The pandemic has led governments to release an unprecedented number of people from prison and to curb new admissions. Activists and researchers from across the globe will discuss and share strategies by civil society on how to ensure this is a turning point to reverse the long-standing trend of mass incarceration as a response to crime.
The 63rd Sesssion of the Commission on Narcotic Drugs takes place from 2nd to 6th March 2020. TNI and its partners will participate at this annual series of meetings and co-hosts five side events on 5th and 6th March 2020.
Societies in the Americas have coexisted with smokable cocaines for over four decades, but - surprisingly - there is a dearth of research on the development of the market, or much first-hand evidence of how this substance is actually commercialized and used by millions of people in the region. After a few years of field research, our study on the topic will be launched at the Commission on Narcotic Drugs.
Local and regional authorities across Europe are confronted with the negative consequences of a persisting illicit cannabis market. Increasingly, local and regional authorities, non-governmental pressure groups and grassroots movements are advocating a regulation of the recreational cannabis market.
As a growing number of countries move towards legal regulation for non-medical cannabis, governments are pushing the boundaries of the three UN drug control treaties. At the 61st session of the Commission on Narcotic Drugs (CND), TNI will co-organise a side event to explore the issue, addressing the various challenges and opportunities involved.
This International Symposium provides a timely opportunity for practitioners and stakeholders across Europe to discuss the latest challenges and consider the next steps needed to win the fight against illicit drug trafficking and substance misuse through holistic, multi-level and cross-border approaches. Public Policy Exchange welcomes the participation of all key partners, responsible authorities and stakeholders. The Symposium will support the exchange of ideas and encourage delegates to engage in thought-provoking topical debate.
The “E-Book of Authorities” is a civil society-led project to catalogue agreed UN statements and language on a selection of key topics. It aims to show the extent of existing international support for evidence-based drug policies, and to support international drug policy discussions, debates and negotiations.
Mozart Room (in the Restaurant), Vienna International Centre
In recent years, the Americas have been at the forefront of calls for a meaningful review of traditional approaches to drug control based on tough law enforcement and incarceration. The region has borne many of the costs of this approach, including enduring prison overcrowding, violence, and the proliferation of organised criminal organisations. Past policies have caused considerable health and social harms as well. Forced crop eradication programmes have only contributed to cycles of poverty and punitive responses to drug consumption have expanded in lieu of public health approaches.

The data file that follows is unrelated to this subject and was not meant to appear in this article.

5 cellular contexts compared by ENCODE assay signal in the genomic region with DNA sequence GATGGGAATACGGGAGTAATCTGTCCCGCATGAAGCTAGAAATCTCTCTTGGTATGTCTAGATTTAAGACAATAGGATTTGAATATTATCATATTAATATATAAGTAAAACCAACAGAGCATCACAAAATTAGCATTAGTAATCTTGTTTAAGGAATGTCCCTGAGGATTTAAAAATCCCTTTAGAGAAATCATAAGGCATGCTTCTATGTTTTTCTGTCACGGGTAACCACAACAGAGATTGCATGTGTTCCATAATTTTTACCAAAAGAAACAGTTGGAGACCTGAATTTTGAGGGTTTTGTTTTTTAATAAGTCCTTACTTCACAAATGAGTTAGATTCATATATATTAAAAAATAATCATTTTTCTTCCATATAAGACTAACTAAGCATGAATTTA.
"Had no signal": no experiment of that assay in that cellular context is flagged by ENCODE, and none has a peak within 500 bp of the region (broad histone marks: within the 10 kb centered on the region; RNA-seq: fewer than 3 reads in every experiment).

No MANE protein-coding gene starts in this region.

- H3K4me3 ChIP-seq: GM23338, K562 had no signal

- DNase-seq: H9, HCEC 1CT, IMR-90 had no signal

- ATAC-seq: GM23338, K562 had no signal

For decades, the United States has been a champion of the global drug control treaty system, which limits the use of marijuana exclusively to medical and scientific purposes, and obligates governments to punish and even criminalize recreational marijuana activity. But American attitudes toward marijuana policy are shifting: voters in Colorado and Washington approved ballot initiatives to legalize regulated recreational marijuana in 2012, and recent polls suggest that the majority of Americans think marijuana use should be legalized.
In this edition, the 5th Latin American and 1st Central American Conference on Drug Policy aims to be a platform for discussion and elaboration of solution-oriented proposals. The production and use of drugs is a complex phenomenon, with multiple manifestations according to the historical moment, cultural environment, economic model, the particular circumstances of a country, the different significances assigned by subjects, as well as the actual differences between substances. Nevertheless, it is reduced and homogenized as the “drug problem”, as if it was a uniform, unhistorical phenomenon.
The eleventh Informal Drug Policy Dialogue took place in Athens, co-organised by TNI and Diogenes Association. The programme incuded five sessions: (1) an overview of the national Greek drug policy and the drug situation in Greece, developments in drug policy in Greece; (2) the current state of affairs in Vienna; preparations for the CND high-level review and negotiations of the joint Ministerial Statement;(3) global cannabis policy developments; (4) the control of New Psychoactive Substances (NPS) ; (5) the road towards the upcoming UN General Assembly Special Session on Drugs (UNGASS on drugs) in 2016 has been discussed.
The objective of this seminar is to compare the findings on innovative tools for the prevention of problematic cocaine use patterns, with experiences with harm reduction measures for stimulants in other regions of world.
This side event will be an opportunity for Uruguay’s National Drugs Board to present the country’s new legislation, and open constructive debates on the implications of such policy at the national and international level.